Or take Swaraj's Twitter exchange last month with Assamese politician Badruddin Ajmal following India's vote against Israel and the United States on a general assembly resolution condemning the US for recognising Jerusalem as Israel's capital. After a thank you tweet from Ajmal, Swaraj urged him to reciprocate. "Now you vote for us," she tweeted, implying that India's UN vote against trusted ally Israel , even though it was the right call, was motivated by domestic vote-grubbing.

Indeed, Twitter perfectly captures the mismatch between Swaraj and her ministry. A year ago, an obscure doormat depicting the Indian flag sold by a third-party reseller in Canada sent the foreign minister into a patriotic tizzy. She demanded a public apology from Amazon and threatened to rescind Indian visas for Amazon employees.

Like much of what the foreign minister does on Twitter, this outburst suggested a shrewd grasp of public sentiment. But did an eruption over something so trivial really advance India's interests? You see a similar privileging of political optics in Swaraj's stream of Twitter diktats to Indian diplomats commanding them to immediately resolve trivial problems - a stolen laptop in the US, a burglary in Australia, a job lost in Saudi Arabia.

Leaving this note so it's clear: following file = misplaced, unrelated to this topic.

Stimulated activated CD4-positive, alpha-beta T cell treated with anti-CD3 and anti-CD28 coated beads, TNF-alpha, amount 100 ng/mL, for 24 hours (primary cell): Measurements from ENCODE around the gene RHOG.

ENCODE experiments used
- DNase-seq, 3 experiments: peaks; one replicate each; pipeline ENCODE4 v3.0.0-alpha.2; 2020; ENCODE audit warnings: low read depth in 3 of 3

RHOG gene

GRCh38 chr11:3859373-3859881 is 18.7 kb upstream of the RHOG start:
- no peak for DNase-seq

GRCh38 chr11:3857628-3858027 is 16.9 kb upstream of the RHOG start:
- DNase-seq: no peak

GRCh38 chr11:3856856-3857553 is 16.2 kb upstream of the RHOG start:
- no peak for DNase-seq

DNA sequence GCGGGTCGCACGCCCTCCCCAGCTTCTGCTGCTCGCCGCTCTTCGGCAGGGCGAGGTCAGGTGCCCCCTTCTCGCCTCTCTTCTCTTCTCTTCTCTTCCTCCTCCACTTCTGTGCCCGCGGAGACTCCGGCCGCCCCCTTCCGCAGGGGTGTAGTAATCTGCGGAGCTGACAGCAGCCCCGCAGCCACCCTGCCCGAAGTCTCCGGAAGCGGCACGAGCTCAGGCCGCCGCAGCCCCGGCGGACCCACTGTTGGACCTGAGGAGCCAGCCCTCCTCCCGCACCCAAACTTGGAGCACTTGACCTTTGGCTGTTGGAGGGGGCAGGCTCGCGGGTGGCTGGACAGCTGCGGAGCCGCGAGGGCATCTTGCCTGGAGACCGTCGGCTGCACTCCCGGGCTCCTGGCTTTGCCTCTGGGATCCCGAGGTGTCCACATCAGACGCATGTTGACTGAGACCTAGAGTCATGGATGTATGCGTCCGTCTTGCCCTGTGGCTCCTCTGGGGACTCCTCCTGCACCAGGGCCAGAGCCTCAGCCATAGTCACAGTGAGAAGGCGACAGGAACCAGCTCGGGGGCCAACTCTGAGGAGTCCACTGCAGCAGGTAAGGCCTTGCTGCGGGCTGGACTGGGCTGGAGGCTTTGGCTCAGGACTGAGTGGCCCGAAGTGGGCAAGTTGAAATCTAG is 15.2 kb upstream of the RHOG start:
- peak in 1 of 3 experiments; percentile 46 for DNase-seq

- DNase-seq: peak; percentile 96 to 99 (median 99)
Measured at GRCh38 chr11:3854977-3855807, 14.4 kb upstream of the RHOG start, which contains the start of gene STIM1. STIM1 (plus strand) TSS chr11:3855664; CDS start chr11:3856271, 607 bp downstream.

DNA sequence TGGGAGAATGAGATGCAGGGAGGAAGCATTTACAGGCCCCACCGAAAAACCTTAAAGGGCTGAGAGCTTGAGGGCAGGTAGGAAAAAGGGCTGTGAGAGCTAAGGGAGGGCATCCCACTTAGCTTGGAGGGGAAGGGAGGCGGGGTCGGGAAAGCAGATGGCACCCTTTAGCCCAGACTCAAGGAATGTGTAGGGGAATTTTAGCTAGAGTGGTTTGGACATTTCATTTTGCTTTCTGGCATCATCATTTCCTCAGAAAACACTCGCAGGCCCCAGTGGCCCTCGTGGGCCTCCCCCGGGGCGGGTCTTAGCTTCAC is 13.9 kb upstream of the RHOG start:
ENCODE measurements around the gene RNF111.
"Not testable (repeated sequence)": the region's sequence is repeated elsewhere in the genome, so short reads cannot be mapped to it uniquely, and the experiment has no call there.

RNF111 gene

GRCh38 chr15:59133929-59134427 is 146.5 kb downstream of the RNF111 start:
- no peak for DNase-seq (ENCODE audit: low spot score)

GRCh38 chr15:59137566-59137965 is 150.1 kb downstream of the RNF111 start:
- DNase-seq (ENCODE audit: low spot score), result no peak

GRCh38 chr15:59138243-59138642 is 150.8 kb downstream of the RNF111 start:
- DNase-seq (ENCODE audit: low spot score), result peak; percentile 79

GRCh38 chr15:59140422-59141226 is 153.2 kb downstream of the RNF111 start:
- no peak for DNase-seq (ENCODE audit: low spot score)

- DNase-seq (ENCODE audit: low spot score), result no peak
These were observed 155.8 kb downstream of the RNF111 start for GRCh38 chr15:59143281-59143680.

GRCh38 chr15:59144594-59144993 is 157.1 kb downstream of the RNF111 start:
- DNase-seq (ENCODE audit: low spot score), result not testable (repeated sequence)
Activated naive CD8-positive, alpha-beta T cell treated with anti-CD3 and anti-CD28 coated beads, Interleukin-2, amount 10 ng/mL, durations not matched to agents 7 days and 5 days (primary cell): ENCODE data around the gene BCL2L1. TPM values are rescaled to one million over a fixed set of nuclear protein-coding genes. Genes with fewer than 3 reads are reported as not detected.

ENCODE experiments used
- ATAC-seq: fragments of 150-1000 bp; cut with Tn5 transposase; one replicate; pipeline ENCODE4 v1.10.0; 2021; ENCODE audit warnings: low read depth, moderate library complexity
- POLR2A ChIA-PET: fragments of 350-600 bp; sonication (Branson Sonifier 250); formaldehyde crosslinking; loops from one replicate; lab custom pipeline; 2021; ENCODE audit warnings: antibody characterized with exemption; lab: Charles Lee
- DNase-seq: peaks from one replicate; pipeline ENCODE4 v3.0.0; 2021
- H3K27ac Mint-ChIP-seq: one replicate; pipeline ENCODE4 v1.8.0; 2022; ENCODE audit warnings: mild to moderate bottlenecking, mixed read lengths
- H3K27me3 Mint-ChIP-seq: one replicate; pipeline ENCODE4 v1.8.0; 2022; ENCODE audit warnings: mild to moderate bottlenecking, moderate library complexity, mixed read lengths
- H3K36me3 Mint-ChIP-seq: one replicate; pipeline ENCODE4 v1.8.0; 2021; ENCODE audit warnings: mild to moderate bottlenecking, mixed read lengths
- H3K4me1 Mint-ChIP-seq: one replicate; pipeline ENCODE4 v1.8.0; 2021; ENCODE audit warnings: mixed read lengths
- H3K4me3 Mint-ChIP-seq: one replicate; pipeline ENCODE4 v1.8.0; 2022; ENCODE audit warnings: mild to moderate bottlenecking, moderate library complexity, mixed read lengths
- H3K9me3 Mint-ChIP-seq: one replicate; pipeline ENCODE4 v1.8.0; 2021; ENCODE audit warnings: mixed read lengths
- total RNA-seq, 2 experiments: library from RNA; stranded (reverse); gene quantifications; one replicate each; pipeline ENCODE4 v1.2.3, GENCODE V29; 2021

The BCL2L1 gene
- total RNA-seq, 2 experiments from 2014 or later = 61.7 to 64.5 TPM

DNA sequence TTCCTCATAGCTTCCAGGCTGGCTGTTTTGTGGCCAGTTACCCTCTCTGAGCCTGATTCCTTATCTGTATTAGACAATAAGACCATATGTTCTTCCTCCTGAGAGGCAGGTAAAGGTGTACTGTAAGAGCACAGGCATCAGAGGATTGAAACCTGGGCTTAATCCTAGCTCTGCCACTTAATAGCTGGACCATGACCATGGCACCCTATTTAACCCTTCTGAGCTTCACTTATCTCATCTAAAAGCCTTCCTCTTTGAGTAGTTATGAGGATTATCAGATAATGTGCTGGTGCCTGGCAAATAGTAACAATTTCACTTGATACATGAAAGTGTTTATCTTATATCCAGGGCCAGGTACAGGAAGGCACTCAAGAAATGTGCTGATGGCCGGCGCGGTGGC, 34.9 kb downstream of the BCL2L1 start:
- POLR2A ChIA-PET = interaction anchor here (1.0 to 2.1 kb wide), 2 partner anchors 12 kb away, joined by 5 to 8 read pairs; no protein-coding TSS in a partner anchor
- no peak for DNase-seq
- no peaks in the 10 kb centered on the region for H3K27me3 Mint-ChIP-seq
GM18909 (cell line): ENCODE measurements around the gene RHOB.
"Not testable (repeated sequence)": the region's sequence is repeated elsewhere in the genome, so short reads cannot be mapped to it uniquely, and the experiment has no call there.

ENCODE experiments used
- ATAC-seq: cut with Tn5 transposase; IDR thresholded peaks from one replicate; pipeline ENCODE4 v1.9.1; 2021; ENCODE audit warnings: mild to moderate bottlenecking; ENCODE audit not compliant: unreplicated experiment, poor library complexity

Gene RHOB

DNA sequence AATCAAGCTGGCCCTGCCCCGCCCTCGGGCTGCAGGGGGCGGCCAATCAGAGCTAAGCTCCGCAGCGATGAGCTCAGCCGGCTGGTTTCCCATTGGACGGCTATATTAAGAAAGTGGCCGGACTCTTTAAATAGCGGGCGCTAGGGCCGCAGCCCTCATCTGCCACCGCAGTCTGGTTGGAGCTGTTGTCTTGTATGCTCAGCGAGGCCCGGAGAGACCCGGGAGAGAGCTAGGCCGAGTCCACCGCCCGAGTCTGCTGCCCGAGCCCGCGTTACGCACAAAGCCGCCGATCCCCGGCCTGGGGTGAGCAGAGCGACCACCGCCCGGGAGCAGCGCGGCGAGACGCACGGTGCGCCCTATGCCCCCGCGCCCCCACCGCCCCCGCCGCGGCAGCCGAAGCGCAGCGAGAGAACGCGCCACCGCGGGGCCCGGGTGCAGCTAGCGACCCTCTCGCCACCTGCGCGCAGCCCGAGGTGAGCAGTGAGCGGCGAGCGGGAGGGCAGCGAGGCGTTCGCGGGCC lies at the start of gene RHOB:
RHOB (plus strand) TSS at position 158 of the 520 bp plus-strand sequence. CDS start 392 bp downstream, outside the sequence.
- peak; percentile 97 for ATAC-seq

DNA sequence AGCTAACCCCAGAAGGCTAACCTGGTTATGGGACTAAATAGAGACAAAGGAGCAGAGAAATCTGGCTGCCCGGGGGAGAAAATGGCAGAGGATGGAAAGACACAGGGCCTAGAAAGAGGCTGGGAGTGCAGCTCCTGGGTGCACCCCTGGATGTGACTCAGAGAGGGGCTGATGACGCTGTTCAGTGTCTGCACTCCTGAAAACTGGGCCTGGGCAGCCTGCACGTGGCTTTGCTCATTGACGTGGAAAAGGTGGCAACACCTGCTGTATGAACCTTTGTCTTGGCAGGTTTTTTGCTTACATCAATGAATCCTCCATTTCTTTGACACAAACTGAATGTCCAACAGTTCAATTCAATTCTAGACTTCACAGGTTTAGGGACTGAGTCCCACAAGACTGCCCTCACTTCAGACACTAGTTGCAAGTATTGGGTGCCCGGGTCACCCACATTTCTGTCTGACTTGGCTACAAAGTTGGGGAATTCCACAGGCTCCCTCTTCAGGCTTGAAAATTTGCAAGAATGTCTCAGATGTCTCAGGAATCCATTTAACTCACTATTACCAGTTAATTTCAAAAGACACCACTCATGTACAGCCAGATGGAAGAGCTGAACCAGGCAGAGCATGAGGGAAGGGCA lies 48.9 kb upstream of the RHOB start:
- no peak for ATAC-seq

A commitment to serving citizens is laudable, but is this really the best use of time for professional diplomats on whom Indian taxpayers spend a great deal of money? 

Or take Swaraj's frequent personal interventions on behalf of Pakistanis seeking medical visas. Instead of a clear policy, India boasts a medieval potentate doling out largesse in 140 characters. At a time when India is reaching for a place at the high table of global power, it comes off looking instead like a tin pot Republic.

To be sure, Swaraj boasts virtues too. She harks back to a gentler era, when senior BJP leaders were still expected to maintain a sense of public decorum. She can exude a certain old-school charm. Her Hindi oratory is a delight to listen to. It's no surprise that among professional politicians Swaraj's 11 million Twitter followers place her behind only Prime Minister Narendra Modi.

You might argue that, if politics sorted such things more efficiently, Swaraj may have received a ministry better suited to her skills. This lament does not change a simple fact: If India wants to emerge as a global power, it needs to stop treating the position of foreign minister as an afterthought and begin to identify its place in the emerging multi-polar world, a far cry from the unipolarity exerted by the United States and its allies over the last century.